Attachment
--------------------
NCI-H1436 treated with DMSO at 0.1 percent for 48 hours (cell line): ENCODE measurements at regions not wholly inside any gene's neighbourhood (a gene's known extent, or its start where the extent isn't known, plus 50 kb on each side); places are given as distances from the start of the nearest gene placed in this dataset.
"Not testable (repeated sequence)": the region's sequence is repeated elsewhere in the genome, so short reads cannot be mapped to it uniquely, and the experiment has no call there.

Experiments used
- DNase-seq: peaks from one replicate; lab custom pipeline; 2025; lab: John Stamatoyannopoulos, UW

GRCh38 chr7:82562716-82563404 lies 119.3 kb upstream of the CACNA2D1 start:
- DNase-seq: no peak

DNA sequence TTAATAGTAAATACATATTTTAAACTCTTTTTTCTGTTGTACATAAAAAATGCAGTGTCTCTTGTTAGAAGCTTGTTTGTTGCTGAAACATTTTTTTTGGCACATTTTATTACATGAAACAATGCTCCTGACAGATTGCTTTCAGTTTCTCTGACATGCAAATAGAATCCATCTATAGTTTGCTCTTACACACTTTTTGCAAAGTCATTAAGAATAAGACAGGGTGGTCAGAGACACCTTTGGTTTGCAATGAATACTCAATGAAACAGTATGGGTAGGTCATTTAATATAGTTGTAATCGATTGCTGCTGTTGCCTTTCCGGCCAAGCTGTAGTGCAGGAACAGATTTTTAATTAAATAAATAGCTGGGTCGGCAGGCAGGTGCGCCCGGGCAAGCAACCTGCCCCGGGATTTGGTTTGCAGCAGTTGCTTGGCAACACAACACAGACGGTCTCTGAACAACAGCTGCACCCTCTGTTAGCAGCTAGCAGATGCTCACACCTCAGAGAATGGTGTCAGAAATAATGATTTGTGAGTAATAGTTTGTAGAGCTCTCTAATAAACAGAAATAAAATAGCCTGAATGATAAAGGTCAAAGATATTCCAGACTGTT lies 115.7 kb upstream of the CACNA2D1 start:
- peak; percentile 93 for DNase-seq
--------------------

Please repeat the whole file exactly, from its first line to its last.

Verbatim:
NCI-H1436 treated with DMSO at 0.1 percent for 48 hours (cell line): ENCODE measurements at regions not wholly inside any gene's neighbourhood (a gene's known extent, or its start where the extent isn't known, plus 50 kb on each side); places are given as distances from the start of the nearest gene placed in this dataset.
"Not testable (repeated sequence)": the region's sequence is repeated elsewhere in the genome, so short reads cannot be mapped to it uniquely, and the experiment has no call there.

Experiments used
- DNase-seq: peaks from one replicate; lab custom pipeline; 2025; lab: John Stamatoyannopoulos, UW

GRCh38 chr7:82562716-82563404 lies 119.3 kb upstream of the CACNA2D1 start:
- DNase-seq: no peak

DNA sequence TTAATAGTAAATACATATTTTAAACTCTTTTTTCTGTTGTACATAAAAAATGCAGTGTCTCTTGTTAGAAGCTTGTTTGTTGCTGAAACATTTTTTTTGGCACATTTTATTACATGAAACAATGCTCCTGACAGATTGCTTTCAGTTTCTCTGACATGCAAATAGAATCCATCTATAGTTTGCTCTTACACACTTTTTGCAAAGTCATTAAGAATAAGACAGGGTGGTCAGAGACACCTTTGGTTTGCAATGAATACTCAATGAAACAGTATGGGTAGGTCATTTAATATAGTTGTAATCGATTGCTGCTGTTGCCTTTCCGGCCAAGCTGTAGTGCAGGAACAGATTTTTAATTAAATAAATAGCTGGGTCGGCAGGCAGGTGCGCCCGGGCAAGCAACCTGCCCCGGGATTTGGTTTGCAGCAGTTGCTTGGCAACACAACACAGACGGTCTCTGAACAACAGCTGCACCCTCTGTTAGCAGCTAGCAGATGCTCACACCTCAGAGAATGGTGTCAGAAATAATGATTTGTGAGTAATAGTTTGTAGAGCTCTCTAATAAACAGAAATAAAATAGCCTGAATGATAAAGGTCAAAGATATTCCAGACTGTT lies 115.7 kb upstream of the CACNA2D1 start:
- peak; percentile 93 for DNase-seq